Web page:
Department of Health and Human Services

Part 1. Overview Information

Participating Organization(s)

National Institutes of Health (NIH)

Components of Participating Organizations

National Institute of Neurological Disorders and Stroke (NINDS)

National Institute on Aging (NIA)

National Institute on Alcohol Abuse and Alcoholism (NIAAA)

National Institute of Arthritis and Musculoskeletal and Skin Diseases (NIAMS)

National Institute of Biomedical Imaging and Bioengineering (NIBIB)

Eunice Kennedy Shriver National Institute of Child Health and Human Development (NICHD)

National Institute of Dental and Craniofacial Research (NIDCR)

National Center for Complementary and Integrative Health (NCCIH)

National Cancer Institute (NCI)

Funding Opportunity Title
NIH HEAL Initiative PainCare Clinician Training Program (PCTP): Mentored Clinical Scientist Development Awards (K08 - Clinical Trials Not Allowed)
Activity Code
K08 Clinical Investigator Award (CIA)
Announcement Type
New
Related Notices
  • July 9, 2024 - Notice of Correction to PAR-24-219: NIH HEAL Initiative PainCare Clinician Training Program (PCTP): Mentored Clinical Scientist Development Awards (K08 - Clinical Trials Not Allowed). See Notice NOT-NS-24-111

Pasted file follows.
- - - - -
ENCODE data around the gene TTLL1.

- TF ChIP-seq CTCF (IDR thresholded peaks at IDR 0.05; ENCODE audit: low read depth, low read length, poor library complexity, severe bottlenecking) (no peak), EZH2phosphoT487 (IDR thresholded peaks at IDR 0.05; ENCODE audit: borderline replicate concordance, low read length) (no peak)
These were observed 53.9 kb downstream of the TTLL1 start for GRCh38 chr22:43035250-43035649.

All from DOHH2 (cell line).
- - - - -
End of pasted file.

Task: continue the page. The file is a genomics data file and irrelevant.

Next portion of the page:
• August 31, 2022- Implementation Changes for Genomic Data Sharing Plans Included with Applications Due on or after January 25, 2023. See Notice NOT-OD-22-198.
  • August 5, 2022- Implementation Details for the NIH Data Management and Sharing Policy. See Notice NOT-OD-22-189.
Funding Opportunity Number (FON)
PAR-24-219
Companion Funding Opportunity
PAR-24-217 , K08 Clinical Investigator Award
PAR-24-218 , K08 Clinical Investigator Award
PAR-24-220 , K23 Mentored Patient-Oriented Research Devel Awd
Assistance Listing Number(s)
93.853, 93.865, 93.286, 93.121, 93.213, 93.398, 93.866, 93.273, 93.846
Funding Opportunity Purpose

The purpose of this NIH HEAL Initiative PainCare Clinician Training Program (PCTP): Mentored Clinical Scientist Development Awards (K08 - Clinical Trials Not Allowed) is to support the career development of individuals with clinical doctoral degrees to create a group of new and well-trained, independent investigators. This supervised career development program will provide independent NIH research support during the early-career phase to help recipients establish independent research programs in areas supported by the NIH HEAL Initiative’s Clinical Research in Pain Management program.